• 1 Department of Social Medicine and Public Health, National University of Singapore, Singapore
Family Practitioner, 1986;9(1):31-34.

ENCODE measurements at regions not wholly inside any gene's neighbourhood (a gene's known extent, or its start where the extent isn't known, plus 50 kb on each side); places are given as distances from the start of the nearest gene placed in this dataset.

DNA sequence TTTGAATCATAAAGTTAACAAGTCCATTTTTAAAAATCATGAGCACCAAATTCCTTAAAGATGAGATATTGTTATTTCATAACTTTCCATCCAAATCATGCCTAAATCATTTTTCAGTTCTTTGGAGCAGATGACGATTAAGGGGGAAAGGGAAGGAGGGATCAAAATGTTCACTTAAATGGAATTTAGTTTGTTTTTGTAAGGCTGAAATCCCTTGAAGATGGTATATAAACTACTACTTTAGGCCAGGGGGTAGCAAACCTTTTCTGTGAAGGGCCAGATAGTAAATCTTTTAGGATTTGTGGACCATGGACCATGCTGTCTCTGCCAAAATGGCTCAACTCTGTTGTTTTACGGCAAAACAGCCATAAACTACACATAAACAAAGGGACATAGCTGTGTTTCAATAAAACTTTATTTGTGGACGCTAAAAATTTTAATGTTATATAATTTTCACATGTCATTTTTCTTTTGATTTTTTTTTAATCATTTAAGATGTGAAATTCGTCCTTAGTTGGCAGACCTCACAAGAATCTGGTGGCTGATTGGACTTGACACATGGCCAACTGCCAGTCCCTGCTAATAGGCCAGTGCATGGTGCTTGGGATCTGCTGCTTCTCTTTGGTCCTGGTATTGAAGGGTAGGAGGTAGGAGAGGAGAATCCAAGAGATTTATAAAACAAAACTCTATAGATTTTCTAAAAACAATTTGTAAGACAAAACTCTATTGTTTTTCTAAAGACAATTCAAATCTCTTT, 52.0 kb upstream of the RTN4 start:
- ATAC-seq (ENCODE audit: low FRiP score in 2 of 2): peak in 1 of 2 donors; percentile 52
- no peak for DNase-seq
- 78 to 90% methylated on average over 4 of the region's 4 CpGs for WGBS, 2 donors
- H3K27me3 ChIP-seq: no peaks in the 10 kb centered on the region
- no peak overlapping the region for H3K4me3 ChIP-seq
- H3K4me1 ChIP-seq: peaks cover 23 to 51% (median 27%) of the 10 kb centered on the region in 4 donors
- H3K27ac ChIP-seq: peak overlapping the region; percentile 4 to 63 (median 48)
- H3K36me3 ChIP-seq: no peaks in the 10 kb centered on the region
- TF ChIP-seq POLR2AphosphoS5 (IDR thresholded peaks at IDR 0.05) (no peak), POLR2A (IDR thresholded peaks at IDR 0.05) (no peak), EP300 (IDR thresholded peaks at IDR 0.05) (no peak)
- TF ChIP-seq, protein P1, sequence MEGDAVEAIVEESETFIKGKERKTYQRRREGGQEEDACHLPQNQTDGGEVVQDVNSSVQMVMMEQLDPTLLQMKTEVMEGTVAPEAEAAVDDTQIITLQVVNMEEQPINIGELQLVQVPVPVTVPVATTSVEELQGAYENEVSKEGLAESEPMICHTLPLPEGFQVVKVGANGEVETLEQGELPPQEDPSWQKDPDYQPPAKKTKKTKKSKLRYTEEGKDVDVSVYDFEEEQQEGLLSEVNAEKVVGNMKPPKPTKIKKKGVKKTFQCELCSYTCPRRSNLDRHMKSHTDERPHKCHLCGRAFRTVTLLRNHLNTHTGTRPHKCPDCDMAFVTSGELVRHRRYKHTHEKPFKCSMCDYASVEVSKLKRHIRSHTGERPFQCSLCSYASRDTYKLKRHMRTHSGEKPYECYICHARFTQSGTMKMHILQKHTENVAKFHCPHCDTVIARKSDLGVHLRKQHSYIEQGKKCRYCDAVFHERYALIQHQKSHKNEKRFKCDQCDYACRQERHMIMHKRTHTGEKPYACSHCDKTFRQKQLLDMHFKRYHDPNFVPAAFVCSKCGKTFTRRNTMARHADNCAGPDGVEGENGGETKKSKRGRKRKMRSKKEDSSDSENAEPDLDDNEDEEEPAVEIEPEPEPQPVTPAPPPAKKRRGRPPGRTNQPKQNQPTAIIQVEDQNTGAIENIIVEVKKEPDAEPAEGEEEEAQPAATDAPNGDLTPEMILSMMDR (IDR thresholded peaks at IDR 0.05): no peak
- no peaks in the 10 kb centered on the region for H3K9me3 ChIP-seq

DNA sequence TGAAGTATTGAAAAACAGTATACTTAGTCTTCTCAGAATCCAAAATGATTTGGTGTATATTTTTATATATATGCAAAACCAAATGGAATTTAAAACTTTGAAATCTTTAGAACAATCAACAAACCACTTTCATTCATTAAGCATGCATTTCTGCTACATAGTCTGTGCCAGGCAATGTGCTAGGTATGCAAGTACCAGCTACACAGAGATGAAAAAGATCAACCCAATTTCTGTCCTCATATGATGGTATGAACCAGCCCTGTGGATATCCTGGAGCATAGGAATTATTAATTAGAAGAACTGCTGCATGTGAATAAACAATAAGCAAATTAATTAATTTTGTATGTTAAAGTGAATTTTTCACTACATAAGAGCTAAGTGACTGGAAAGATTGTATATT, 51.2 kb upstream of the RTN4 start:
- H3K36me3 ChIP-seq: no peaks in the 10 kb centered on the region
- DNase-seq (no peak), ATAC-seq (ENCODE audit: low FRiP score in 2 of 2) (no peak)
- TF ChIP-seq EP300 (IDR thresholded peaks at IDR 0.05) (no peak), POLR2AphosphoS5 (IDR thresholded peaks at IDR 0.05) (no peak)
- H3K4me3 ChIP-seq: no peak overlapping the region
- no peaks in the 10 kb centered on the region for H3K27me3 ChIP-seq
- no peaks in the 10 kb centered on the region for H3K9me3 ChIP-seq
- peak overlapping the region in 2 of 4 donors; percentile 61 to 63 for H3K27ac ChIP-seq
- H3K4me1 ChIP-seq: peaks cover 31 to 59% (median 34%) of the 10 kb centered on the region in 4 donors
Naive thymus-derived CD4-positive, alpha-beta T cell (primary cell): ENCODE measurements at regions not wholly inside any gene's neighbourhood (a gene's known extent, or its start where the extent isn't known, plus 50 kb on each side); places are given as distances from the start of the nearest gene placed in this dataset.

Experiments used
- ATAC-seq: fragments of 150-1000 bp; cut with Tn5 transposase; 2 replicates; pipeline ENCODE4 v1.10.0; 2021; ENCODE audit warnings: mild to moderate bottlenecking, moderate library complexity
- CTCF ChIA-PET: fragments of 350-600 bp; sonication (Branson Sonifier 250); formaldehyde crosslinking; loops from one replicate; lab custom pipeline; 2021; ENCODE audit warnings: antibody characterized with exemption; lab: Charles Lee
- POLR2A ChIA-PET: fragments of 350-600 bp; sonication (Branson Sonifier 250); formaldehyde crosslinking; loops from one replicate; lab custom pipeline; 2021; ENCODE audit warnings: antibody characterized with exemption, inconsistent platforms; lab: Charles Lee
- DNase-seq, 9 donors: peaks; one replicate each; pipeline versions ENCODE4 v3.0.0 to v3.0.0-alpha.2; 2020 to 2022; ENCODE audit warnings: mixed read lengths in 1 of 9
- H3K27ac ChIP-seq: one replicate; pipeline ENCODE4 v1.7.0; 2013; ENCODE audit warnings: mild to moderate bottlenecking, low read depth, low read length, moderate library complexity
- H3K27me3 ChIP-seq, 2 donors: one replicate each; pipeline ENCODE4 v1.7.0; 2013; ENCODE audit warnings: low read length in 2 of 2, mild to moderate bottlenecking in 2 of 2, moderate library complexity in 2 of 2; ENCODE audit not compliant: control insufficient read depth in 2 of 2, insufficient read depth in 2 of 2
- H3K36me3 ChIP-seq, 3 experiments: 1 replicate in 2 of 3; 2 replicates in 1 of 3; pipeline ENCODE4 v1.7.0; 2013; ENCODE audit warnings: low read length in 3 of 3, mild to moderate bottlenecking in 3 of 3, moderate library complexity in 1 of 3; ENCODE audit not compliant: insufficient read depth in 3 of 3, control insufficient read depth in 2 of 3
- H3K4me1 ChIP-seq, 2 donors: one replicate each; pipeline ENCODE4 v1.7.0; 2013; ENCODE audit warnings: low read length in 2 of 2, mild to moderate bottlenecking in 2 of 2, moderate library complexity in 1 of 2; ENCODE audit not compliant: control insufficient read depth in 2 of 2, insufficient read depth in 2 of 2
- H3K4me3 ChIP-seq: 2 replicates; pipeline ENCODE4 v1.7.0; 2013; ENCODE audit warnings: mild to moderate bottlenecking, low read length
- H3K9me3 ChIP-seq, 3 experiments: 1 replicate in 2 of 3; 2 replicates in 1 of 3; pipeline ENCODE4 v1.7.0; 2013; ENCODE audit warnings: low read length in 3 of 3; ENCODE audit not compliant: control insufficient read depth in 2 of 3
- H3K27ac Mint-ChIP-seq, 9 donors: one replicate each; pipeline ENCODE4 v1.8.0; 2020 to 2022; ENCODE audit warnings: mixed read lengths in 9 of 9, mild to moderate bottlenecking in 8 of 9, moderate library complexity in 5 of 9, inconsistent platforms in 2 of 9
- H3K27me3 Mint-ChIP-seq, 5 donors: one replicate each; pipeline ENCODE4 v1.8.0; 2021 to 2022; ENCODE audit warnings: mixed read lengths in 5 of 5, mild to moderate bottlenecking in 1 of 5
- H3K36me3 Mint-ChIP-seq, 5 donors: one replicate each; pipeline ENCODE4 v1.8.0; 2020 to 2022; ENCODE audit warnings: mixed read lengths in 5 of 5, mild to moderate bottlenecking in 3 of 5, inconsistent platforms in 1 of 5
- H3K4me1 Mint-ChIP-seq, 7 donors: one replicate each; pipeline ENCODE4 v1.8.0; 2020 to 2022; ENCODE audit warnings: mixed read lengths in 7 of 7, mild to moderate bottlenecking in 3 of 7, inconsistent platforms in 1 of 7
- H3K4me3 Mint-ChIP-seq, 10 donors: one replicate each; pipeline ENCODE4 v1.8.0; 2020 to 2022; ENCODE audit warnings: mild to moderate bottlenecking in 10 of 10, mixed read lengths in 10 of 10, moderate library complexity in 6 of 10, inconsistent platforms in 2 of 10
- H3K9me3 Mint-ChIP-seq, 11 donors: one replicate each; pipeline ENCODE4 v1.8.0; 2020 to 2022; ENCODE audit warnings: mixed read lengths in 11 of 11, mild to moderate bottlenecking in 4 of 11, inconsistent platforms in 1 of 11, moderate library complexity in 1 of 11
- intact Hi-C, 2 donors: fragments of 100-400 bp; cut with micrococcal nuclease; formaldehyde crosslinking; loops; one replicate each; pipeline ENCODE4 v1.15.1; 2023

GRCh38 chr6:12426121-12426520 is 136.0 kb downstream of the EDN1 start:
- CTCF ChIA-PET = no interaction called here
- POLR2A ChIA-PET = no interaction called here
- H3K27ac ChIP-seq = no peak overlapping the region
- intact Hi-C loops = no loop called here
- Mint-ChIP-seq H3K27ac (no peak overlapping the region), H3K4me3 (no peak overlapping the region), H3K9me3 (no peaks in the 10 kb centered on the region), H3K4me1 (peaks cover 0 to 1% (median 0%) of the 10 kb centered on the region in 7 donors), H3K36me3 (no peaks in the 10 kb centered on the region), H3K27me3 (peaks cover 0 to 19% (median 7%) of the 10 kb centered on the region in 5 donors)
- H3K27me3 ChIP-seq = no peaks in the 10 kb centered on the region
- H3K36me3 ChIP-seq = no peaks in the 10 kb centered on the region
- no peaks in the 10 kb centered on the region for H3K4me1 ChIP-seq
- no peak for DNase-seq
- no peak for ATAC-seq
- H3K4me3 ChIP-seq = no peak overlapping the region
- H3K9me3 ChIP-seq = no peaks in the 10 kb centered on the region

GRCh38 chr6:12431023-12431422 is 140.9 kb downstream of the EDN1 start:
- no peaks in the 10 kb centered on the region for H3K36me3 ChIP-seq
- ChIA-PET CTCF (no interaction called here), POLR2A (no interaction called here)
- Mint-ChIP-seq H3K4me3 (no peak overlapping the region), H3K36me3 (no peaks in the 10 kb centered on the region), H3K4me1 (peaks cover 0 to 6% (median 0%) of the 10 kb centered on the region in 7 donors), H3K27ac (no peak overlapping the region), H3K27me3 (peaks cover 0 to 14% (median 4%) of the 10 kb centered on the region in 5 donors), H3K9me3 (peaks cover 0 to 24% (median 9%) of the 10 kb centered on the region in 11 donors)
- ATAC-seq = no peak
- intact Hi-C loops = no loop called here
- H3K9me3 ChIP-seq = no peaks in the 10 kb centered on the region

Ultimately, the majority of our medical graduates ends up in primary health care either in private practice or in the government service. It would be appropriate that their education and training should meet not only the requirements of their eventual vocation, but just as importantly, the expectations of a more discerning community at large. Rising pressures on the profession to provide more cost-effective and affordable health services of good quality would put an increasing emphasis on the development and promotionof primary health care to higher standards. Primary health care workers would be hard-pressed to provide more health information and to actively participate in disease prevention and control as part of their professional duties. As medical specialisation and technology contibute towards more fragmented, complex and dehumanising forms of practice, the greater will be the need for the integrative skills of the primary physician providing personal and continuing care. The future nature of medical care will have to respond to this community demand.